Last year, Michael Bloomberg was awarded $1,000,000 as the inaugural recipient of the Genesis Prize, or the “Jewish Nobel Prize,” given to Jewish leaders who promote and uphold Jewish values. From that award, the former mayor of New York created the Genesis Generation Challenge, for which entrants submit new programs that aim to have a positive worldwide impact, from public health, to financial empowerment, all, said the selection committee, reflecting Jewish values.
Yesterday, a group of benefactors including Michael Bloomberg, Michael Douglas, and Elie Wiesel announced the winners, who will each receive a $100,000 grant. (Douglas won the this year’s Genesis Prize.)
“The diverse group of winners—who do not have to be Jewish—included a nonprofit looking to make an app that will monitor Lou Gehrig’s disease patients, a Kenyan green sanitation treatment plan, and an Israeli company developing a smartphone for people without use of their hands,” reported the New York Daily News.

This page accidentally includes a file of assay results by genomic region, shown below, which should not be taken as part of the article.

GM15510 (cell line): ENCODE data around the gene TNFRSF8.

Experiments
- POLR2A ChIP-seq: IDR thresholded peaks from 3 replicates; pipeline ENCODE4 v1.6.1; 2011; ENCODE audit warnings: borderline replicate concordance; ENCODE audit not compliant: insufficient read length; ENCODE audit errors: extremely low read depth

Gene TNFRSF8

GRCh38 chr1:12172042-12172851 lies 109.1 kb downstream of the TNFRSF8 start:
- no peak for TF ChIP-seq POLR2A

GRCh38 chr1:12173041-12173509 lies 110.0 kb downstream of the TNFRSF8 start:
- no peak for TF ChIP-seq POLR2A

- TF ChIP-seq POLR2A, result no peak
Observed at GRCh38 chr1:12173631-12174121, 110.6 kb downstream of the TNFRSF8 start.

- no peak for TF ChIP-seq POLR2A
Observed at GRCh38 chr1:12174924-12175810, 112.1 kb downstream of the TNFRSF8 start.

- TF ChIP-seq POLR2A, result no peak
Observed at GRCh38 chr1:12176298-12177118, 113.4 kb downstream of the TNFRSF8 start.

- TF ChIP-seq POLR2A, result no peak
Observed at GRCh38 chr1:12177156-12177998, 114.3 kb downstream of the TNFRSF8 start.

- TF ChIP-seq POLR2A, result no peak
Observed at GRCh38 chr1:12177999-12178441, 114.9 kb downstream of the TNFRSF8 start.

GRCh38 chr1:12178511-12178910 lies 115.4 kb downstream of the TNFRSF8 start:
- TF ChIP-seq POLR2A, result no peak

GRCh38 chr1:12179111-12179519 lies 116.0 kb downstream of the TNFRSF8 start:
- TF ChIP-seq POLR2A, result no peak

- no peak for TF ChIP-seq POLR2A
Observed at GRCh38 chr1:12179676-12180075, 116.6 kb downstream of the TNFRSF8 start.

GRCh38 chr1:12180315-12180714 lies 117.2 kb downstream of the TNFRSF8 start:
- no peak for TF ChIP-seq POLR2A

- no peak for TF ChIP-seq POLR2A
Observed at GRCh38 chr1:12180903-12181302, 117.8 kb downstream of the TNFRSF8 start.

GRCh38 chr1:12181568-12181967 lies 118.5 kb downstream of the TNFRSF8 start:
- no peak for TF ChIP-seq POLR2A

One winning team, Build Israel and Palestine, facilitates the collaboration of Jewish and Muslim young adults on development projects in Israel and Palestine, including managing the flow of sewage between the two localities.
In conjunction with this announcement, Bloomberg and Natan Sharansky, Chairman of the Executive of the Jewish Agency, co-authored an op-ed in the Jerusalem Post stating that programs like the Genesis Generation Challenge reflect the still-strong bond between the U.S. and Israel.
“The relationship between our two countries transcends our national leaders, partisan politics and election campaigns,” they wrote. “It is not defined by Congress and the Knesset any more than it is defined by the president and prime minister. Political leaders come and go. Diplomatic dances change rhythm in concert with world events… Yet through it all, the US-Israeli bond grows stronger, because it is based not on our inherently different politics, but on our intrinsically common democratic values: free elections, free markets and free speech.”